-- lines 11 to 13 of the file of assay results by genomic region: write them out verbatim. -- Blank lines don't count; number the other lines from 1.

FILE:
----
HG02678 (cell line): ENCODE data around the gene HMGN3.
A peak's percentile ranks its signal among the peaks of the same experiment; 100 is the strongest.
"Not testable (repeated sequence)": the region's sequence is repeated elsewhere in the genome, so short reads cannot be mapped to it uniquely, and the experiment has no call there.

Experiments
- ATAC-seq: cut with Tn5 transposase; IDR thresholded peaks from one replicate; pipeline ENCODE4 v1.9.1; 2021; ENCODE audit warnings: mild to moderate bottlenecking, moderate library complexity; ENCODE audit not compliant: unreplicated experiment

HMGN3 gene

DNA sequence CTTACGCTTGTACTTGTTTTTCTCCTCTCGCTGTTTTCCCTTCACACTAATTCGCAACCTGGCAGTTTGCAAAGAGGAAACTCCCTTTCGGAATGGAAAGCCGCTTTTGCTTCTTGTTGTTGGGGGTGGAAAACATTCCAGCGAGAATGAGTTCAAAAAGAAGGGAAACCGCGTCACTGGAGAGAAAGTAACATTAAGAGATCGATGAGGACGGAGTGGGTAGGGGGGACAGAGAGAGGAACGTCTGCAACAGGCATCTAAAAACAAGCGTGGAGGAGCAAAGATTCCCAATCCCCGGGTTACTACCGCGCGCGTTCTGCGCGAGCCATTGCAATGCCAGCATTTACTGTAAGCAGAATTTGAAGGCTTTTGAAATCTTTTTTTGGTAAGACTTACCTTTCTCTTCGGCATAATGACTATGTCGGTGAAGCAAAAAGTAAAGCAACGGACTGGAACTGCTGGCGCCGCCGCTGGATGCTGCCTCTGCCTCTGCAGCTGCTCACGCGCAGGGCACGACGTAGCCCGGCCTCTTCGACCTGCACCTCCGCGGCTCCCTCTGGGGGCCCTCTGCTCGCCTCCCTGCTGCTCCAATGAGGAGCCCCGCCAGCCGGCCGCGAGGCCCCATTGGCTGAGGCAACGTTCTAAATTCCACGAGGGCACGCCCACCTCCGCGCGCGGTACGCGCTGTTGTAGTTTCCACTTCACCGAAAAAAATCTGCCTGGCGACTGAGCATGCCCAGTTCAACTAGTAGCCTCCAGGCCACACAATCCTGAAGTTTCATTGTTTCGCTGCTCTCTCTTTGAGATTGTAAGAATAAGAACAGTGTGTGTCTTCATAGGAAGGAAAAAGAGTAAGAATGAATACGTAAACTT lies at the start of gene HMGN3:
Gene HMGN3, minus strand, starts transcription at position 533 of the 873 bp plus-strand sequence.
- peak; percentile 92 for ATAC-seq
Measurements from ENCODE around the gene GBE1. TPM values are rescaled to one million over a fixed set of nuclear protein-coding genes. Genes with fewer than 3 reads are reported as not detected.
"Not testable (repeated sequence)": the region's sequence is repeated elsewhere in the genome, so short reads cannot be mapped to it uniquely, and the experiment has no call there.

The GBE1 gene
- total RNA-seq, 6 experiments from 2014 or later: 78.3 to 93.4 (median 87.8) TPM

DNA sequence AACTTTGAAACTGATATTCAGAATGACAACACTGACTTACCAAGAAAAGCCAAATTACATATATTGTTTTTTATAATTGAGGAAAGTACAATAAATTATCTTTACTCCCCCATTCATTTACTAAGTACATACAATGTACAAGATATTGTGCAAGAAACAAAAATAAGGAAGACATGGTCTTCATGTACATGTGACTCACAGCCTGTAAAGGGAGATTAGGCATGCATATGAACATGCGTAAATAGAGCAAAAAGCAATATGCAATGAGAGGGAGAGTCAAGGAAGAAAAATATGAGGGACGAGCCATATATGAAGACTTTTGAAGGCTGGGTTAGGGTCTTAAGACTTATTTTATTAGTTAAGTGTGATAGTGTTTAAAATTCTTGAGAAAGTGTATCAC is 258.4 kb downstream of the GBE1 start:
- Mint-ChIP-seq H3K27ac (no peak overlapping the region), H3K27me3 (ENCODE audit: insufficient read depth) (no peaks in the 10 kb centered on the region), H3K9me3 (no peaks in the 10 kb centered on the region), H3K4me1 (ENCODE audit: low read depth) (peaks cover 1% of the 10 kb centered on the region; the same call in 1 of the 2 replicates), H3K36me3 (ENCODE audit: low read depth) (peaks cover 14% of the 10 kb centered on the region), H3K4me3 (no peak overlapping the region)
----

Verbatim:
"Not testable (repeated sequence)": the region's sequence is repeated elsewhere in the genome, so short reads cannot be mapped to it uniquely, and the experiment has no call there.

The GBE1 gene
- total RNA-seq, 6 experiments from 2014 or later: 78.3 to 93.4 (median 87.8) TPM